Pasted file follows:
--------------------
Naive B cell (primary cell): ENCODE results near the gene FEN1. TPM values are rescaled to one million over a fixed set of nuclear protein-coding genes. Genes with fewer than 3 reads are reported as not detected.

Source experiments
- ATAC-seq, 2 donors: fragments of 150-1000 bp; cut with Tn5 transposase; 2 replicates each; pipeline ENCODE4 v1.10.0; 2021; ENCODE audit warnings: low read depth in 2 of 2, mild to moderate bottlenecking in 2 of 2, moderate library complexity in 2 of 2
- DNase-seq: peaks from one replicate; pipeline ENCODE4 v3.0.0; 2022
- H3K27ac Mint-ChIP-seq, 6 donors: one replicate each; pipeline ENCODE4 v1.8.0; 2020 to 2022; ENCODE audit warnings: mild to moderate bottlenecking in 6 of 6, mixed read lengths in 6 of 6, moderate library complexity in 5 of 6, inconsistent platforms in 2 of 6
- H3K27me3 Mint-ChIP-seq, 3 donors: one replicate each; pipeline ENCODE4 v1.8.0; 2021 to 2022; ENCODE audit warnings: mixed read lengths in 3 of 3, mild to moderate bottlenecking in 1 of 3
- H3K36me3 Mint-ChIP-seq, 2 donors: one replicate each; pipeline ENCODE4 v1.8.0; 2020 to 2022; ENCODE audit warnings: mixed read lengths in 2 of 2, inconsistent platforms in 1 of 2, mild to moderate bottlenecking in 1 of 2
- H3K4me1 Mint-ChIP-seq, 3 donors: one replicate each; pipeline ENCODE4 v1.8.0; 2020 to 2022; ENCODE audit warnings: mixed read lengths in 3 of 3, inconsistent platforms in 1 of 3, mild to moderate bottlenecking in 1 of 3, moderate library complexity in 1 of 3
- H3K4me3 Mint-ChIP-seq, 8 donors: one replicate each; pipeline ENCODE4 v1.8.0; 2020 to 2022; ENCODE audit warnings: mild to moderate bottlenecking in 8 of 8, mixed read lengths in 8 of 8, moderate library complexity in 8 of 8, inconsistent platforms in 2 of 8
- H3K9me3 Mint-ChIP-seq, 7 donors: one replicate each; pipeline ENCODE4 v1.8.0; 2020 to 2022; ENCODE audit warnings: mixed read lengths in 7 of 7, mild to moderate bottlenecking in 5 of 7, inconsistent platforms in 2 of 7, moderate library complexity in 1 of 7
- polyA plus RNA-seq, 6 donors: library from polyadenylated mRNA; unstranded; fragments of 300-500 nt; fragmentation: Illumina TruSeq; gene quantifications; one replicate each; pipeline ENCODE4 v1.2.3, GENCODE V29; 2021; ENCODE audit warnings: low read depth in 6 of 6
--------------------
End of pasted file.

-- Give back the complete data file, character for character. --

Naive B cell (primary cell): ENCODE results near the gene FEN1. TPM values are rescaled to one million over a fixed set of nuclear protein-coding genes. Genes with fewer than 3 reads are reported as not detected.

Source experiments
- ATAC-seq, 2 donors: fragments of 150-1000 bp; cut with Tn5 transposase; 2 replicates each; pipeline ENCODE4 v1.10.0; 2021; ENCODE audit warnings: low read depth in 2 of 2, mild to moderate bottlenecking in 2 of 2, moderate library complexity in 2 of 2
- DNase-seq: peaks from one replicate; pipeline ENCODE4 v3.0.0; 2022
- H3K27ac Mint-ChIP-seq, 6 donors: one replicate each; pipeline ENCODE4 v1.8.0; 2020 to 2022; ENCODE audit warnings: mild to moderate bottlenecking in 6 of 6, mixed read lengths in 6 of 6, moderate library complexity in 5 of 6, inconsistent platforms in 2 of 6
- H3K27me3 Mint-ChIP-seq, 3 donors: one replicate each; pipeline ENCODE4 v1.8.0; 2021 to 2022; ENCODE audit warnings: mixed read lengths in 3 of 3, mild to moderate bottlenecking in 1 of 3
- H3K36me3 Mint-ChIP-seq, 2 donors: one replicate each; pipeline ENCODE4 v1.8.0; 2020 to 2022; ENCODE audit warnings: mixed read lengths in 2 of 2, inconsistent platforms in 1 of 2, mild to moderate bottlenecking in 1 of 2
- H3K4me1 Mint-ChIP-seq, 3 donors: one replicate each; pipeline ENCODE4 v1.8.0; 2020 to 2022; ENCODE audit warnings: mixed read lengths in 3 of 3, inconsistent platforms in 1 of 3, mild to moderate bottlenecking in 1 of 3, moderate library complexity in 1 of 3
- H3K4me3 Mint-ChIP-seq, 8 donors: one replicate each; pipeline ENCODE4 v1.8.0; 2020 to 2022; ENCODE audit warnings: mild to moderate bottlenecking in 8 of 8, mixed read lengths in 8 of 8, moderate library complexity in 8 of 8, inconsistent platforms in 2 of 8
- H3K9me3 Mint-ChIP-seq, 7 donors: one replicate each; pipeline ENCODE4 v1.8.0; 2020 to 2022; ENCODE audit warnings: mixed read lengths in 7 of 7, mild to moderate bottlenecking in 5 of 7, inconsistent platforms in 2 of 7, moderate library complexity in 1 of 7
- polyA plus RNA-seq, 6 donors: library from polyadenylated mRNA; unstranded; fragments of 300-500 nt; fragmentation: Illumina TruSeq; gene quantifications; one replicate each; pipeline ENCODE4 v1.2.3, GENCODE V29; 2021; ENCODE audit warnings: low read depth in 6 of 6